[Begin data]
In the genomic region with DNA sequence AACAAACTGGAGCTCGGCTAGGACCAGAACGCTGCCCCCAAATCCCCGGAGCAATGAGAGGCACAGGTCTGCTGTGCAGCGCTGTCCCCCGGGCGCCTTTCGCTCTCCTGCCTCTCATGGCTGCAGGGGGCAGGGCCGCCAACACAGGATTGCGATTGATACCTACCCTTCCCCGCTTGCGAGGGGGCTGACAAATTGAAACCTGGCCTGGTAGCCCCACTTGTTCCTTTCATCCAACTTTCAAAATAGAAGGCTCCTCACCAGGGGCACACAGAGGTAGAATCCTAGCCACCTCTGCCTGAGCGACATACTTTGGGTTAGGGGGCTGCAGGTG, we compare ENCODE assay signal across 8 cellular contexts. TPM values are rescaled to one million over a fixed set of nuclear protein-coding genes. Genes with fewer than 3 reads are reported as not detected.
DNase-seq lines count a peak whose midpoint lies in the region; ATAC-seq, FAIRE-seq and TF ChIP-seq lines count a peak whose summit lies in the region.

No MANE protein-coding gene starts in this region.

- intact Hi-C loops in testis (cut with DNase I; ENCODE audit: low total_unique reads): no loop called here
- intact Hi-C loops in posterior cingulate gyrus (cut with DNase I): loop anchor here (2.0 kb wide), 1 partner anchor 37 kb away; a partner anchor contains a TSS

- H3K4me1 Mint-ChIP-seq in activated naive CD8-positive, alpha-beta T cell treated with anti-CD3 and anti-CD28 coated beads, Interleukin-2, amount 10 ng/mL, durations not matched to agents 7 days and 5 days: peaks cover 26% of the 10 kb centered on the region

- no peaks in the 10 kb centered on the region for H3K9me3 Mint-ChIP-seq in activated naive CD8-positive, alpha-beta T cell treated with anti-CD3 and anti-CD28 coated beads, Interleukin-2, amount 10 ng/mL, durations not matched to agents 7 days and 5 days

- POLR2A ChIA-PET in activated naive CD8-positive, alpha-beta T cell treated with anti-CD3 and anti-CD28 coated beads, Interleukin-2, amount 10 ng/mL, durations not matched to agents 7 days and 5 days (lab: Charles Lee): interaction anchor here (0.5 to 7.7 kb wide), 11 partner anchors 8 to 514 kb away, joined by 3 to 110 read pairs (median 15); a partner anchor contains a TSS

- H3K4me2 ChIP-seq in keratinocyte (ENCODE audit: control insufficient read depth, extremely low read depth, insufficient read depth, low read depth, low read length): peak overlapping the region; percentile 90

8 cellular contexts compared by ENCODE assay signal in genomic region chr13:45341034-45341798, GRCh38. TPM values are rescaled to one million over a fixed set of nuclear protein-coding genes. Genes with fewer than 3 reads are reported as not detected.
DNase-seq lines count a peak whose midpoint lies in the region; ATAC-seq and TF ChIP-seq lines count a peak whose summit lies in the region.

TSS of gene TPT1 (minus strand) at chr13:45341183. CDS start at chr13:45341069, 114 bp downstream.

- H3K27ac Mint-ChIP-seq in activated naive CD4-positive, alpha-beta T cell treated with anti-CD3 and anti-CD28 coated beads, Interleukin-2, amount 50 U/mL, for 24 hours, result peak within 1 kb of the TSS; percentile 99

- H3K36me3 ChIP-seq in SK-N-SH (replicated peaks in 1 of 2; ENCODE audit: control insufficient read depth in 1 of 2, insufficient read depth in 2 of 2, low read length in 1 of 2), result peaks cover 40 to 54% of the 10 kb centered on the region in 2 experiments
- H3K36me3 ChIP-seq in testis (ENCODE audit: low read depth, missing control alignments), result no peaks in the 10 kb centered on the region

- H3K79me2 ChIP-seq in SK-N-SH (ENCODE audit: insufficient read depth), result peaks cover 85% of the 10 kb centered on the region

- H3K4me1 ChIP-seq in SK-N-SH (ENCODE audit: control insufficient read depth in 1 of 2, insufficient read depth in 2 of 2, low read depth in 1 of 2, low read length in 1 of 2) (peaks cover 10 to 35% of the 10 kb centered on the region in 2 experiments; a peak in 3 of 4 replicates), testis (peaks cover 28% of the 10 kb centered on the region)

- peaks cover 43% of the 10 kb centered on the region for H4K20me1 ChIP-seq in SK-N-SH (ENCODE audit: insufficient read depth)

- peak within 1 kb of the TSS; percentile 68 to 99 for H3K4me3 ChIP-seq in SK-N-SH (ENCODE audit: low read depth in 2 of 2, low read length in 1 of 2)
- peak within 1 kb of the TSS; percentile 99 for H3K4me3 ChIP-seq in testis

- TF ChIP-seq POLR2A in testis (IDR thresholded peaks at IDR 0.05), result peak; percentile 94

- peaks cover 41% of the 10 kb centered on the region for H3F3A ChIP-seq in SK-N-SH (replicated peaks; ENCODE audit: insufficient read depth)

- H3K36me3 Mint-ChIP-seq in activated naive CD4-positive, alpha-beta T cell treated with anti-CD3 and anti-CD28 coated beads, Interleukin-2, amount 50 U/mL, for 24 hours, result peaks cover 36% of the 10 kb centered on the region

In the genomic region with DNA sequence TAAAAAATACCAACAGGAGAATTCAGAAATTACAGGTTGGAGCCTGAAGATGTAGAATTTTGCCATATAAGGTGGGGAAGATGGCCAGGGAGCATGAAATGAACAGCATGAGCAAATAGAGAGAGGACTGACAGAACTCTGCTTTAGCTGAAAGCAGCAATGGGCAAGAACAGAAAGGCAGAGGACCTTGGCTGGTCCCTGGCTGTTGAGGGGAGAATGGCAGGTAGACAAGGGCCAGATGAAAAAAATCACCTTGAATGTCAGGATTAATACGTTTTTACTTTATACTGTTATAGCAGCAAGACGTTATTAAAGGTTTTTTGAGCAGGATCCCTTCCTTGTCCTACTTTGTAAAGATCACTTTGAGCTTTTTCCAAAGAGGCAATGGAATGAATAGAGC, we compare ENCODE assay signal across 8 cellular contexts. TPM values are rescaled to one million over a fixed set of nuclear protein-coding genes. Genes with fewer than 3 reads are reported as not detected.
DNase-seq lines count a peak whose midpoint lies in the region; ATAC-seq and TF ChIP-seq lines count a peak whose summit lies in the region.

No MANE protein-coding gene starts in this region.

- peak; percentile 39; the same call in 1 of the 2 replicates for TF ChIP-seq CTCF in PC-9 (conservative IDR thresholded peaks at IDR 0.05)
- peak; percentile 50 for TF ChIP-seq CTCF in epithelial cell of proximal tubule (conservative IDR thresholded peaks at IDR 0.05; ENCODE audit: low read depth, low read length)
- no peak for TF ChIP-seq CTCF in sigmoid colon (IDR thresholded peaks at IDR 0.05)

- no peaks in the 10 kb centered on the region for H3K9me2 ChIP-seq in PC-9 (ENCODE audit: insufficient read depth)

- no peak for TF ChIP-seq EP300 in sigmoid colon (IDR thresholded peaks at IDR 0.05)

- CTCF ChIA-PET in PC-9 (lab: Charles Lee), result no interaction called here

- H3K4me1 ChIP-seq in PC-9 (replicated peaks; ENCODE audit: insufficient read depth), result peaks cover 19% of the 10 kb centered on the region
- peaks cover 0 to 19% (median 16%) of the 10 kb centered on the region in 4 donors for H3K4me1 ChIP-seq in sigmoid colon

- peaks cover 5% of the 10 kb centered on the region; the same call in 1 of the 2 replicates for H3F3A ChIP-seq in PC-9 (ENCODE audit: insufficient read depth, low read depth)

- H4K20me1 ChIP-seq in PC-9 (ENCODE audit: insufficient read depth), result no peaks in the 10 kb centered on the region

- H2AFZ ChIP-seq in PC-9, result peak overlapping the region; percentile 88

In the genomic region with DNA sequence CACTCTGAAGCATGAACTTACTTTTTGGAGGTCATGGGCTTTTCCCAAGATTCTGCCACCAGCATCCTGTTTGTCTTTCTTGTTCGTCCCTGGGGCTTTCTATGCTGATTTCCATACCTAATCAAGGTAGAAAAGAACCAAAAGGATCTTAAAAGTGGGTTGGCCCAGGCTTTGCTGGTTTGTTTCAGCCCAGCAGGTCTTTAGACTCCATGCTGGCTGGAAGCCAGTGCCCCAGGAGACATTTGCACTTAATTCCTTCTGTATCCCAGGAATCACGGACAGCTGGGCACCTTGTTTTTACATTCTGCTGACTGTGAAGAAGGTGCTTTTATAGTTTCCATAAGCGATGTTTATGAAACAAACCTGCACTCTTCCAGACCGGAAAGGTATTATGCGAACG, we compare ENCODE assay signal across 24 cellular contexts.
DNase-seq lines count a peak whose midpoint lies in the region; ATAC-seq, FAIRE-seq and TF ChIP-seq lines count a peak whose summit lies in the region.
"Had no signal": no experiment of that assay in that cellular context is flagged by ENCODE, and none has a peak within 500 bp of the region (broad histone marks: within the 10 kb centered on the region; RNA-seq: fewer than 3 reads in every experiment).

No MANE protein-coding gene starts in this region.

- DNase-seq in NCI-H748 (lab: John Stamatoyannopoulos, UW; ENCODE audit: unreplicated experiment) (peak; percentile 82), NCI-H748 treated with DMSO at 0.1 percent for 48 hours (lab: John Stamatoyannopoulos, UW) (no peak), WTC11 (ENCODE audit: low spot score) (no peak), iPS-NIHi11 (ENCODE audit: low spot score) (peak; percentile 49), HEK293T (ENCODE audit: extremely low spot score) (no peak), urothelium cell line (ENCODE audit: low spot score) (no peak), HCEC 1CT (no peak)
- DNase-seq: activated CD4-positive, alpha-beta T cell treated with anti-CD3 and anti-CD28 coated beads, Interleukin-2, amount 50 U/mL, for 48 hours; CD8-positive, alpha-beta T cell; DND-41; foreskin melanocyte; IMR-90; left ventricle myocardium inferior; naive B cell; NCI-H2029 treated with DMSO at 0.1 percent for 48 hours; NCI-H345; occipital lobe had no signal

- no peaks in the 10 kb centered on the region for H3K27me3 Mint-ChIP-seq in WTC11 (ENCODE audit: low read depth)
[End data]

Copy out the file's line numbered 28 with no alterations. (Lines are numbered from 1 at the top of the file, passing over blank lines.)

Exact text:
- peak; percentile 50 for TF ChIP-seq CTCF in epithelial cell of proximal tubule (conservative IDR thresholded peaks at IDR 0.05; ENCODE audit: low read depth, low read length)